are audiophiles different than non audiophiles ?


i have been curious as to what determines one's interest in equipment, sound and music.

is it some personality factor, just a matter of choice of hobby or is their something else?

any ideas?

i think the answer to this question explains why some have no interest in listening to a high quality stereo system, when invited for a social occasion, as was the subject of "disappointing evening".
mrtennis
i have been curious as to what determines one's interest in equipment, sound and music.


Many times, what determines an interest in any endeavor centers around an individual's exposure at an early and impressionable age. I remember many years ago hearing a Sansui multi speaker system. That experience changed me forever. That day, I heard what was possible in home music reproduction. Sometime later, I walked into a store and saw top shelf McIntosh and Sansui gear. The look of the equipment and the sound was so much like real music. So impressive... I'd say that if more people at an early age were exposed to high quality sound, music, and equipment, they would develop an interest in the "equipment, sound and music." It just doesn't happen in early childhood development for the majority of people (and is impractical for many). We'd have many more audiophiles if it did.
There are different types of audiophiles. Some are Music people and some are Gadget people. And some are both but lean more one directrion or the other. I thought I was an audiophile, until I joined this site. Now I know I'm just a guy that loves music and wants to hear it without audible noise or distortion.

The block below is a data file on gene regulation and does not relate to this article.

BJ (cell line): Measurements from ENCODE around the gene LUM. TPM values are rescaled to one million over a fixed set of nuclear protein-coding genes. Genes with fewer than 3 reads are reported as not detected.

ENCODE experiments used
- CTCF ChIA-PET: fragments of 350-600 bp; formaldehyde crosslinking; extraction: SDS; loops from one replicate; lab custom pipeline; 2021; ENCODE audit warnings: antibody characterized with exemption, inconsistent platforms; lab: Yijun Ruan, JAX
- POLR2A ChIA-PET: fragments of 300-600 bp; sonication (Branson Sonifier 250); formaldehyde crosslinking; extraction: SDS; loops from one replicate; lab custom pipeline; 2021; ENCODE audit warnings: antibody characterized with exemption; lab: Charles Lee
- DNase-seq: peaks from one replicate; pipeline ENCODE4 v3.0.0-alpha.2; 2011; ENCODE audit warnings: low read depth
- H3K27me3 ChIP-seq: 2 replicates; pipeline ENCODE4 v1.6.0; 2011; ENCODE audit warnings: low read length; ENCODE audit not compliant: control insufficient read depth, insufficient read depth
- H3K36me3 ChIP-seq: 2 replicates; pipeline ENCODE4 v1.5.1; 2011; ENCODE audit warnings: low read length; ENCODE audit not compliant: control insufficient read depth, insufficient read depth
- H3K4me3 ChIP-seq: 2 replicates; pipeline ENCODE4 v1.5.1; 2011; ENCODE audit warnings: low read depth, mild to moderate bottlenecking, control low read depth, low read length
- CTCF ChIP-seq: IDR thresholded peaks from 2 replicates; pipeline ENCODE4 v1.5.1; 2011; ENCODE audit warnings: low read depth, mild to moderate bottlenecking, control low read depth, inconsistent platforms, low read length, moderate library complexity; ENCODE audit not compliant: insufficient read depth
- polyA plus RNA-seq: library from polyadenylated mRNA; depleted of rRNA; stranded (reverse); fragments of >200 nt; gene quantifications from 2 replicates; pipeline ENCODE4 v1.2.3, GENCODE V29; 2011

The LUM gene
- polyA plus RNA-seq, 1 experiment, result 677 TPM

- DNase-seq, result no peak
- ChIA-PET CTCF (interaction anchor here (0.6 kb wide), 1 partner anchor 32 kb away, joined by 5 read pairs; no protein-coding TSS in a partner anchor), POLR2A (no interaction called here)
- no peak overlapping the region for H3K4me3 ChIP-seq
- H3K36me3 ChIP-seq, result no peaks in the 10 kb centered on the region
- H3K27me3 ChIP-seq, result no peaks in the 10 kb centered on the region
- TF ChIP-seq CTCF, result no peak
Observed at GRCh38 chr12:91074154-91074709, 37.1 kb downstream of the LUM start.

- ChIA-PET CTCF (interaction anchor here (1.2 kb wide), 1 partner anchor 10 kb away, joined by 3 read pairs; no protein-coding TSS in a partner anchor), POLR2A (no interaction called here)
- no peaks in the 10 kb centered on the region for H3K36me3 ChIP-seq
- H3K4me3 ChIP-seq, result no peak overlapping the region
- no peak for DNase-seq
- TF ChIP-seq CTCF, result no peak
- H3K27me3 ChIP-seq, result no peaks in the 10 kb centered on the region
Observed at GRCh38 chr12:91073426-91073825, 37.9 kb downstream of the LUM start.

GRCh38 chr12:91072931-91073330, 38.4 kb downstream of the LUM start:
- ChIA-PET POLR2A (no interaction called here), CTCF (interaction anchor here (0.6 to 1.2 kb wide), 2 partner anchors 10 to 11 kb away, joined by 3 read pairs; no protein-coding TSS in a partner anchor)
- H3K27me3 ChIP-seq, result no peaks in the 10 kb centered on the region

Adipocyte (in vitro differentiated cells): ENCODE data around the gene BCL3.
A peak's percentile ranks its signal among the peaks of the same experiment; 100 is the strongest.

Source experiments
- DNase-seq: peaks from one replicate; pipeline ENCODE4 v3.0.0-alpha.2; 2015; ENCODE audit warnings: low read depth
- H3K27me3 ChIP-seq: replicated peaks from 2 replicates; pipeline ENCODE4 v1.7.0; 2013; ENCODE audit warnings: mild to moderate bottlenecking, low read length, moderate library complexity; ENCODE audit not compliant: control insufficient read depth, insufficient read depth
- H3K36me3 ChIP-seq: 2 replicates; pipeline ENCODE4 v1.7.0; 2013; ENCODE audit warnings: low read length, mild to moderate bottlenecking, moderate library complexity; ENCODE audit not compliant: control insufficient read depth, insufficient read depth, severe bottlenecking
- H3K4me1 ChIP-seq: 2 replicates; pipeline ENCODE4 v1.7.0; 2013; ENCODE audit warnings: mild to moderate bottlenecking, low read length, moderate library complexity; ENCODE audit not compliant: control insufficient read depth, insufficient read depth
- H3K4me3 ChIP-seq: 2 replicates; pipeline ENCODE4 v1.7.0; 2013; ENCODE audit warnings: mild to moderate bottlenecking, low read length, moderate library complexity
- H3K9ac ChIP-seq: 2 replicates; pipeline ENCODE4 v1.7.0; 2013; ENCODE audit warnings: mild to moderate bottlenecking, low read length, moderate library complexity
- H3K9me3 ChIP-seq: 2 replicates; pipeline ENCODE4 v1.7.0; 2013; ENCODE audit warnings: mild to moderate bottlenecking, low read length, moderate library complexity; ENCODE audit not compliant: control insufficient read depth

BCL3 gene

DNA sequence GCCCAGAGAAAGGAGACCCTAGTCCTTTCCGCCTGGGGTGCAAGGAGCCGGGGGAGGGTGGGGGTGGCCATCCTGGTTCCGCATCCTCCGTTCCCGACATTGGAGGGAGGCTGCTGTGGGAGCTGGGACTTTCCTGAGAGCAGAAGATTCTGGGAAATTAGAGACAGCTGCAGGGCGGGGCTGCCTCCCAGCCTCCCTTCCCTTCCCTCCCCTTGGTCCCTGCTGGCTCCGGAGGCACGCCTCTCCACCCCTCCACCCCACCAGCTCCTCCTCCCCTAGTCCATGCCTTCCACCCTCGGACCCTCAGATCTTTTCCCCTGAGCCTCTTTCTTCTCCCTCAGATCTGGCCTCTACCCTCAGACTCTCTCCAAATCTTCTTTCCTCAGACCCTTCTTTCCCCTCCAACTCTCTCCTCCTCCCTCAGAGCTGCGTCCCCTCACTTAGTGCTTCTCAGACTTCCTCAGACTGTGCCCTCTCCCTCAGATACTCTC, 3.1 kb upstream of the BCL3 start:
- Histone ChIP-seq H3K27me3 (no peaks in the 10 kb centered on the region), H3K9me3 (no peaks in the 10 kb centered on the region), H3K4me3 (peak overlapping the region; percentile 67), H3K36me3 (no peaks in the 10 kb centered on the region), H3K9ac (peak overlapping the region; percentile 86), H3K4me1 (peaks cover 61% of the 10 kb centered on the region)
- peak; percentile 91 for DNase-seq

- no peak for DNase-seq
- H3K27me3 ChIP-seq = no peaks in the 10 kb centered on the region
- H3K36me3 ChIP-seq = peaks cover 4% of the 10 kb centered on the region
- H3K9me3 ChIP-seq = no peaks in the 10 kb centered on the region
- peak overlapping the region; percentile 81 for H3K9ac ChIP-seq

I think that personality traits may explain some of the differences between audiophiles and non audiophiles.

the problem is what are they and how to measure them.

since listening to music alone is a solitary pursuit, most of the time, being introvertive may be a factor. also having musical talent may predispose one to becoming an audiophile.

i wonder if there are demographic issues that relevant as well--just speculating.

wouldn't it be interesting if one's political leanings were correlated to one's interest in attaining sound quality.

it remains for clever people to suggest factors which may distinguish one type from another and then do statistical studies to see if some theory has justification.

age is definitely a factor.

there have been generational shifts as to exposure and interest in different media.

people over 60 were exposed to phonographs, radios and perhaps listened to certain types of music more frequently than people under 30.
Ray, gimme your address. I'm gonna send you the period key from one of my spare keyboards ...

-RW-